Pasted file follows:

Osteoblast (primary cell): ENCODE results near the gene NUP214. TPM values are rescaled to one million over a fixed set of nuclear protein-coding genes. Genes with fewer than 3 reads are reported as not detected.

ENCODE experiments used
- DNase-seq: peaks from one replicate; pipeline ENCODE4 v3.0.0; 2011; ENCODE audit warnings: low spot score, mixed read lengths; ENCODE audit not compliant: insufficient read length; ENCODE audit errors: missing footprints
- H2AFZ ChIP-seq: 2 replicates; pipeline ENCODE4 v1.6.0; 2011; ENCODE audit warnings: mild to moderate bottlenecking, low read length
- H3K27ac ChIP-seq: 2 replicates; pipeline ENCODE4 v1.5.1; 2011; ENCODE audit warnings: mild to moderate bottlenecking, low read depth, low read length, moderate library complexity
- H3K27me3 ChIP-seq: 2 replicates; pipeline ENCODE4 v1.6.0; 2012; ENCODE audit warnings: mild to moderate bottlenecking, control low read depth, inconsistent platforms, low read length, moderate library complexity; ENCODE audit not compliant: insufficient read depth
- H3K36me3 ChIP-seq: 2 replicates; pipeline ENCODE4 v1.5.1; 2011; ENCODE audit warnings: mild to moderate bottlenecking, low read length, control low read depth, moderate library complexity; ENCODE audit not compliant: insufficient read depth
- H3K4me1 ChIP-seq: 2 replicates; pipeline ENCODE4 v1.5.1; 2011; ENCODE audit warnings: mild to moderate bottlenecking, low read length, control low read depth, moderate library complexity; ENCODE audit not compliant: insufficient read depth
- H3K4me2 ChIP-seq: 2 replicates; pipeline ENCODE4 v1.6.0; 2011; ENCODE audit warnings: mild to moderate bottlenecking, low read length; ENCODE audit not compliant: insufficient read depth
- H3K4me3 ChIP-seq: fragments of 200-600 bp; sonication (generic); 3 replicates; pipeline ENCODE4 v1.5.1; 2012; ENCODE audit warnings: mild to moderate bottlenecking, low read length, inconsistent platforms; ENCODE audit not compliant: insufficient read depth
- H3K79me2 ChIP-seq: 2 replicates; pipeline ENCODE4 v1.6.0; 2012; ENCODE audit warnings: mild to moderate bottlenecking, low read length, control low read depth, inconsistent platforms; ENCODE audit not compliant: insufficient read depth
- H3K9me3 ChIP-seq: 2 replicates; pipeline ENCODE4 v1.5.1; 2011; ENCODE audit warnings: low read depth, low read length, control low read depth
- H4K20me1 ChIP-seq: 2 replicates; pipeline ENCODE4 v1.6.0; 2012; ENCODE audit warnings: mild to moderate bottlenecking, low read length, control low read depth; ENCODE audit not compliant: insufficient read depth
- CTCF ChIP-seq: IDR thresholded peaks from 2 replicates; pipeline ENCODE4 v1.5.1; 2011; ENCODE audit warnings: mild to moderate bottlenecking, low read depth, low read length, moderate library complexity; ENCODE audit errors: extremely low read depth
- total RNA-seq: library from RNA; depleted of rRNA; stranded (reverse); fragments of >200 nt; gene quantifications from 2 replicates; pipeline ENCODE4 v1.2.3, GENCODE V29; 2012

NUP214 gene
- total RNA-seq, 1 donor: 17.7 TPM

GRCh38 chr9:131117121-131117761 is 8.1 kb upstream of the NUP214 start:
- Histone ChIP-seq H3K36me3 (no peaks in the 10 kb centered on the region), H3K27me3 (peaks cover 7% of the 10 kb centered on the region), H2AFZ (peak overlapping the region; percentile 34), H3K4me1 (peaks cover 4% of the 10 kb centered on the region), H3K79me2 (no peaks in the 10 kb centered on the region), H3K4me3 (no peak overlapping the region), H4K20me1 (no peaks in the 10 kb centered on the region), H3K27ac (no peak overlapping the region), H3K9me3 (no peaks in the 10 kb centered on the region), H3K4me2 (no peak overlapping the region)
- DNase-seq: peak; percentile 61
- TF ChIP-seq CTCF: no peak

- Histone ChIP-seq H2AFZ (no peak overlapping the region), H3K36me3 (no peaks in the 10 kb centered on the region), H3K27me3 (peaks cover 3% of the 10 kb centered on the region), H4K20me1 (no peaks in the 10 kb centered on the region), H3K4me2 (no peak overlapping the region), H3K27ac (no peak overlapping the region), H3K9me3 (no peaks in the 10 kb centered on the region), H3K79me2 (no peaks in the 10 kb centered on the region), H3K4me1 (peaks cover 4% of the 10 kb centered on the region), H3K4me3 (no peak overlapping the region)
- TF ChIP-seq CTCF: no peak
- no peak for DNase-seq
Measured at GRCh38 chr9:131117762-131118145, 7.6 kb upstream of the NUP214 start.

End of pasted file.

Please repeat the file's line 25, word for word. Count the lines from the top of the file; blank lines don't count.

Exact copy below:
Measured at GRCh38 chr9:131117762-131118145, 7.6 kb upstream of the NUP214 start.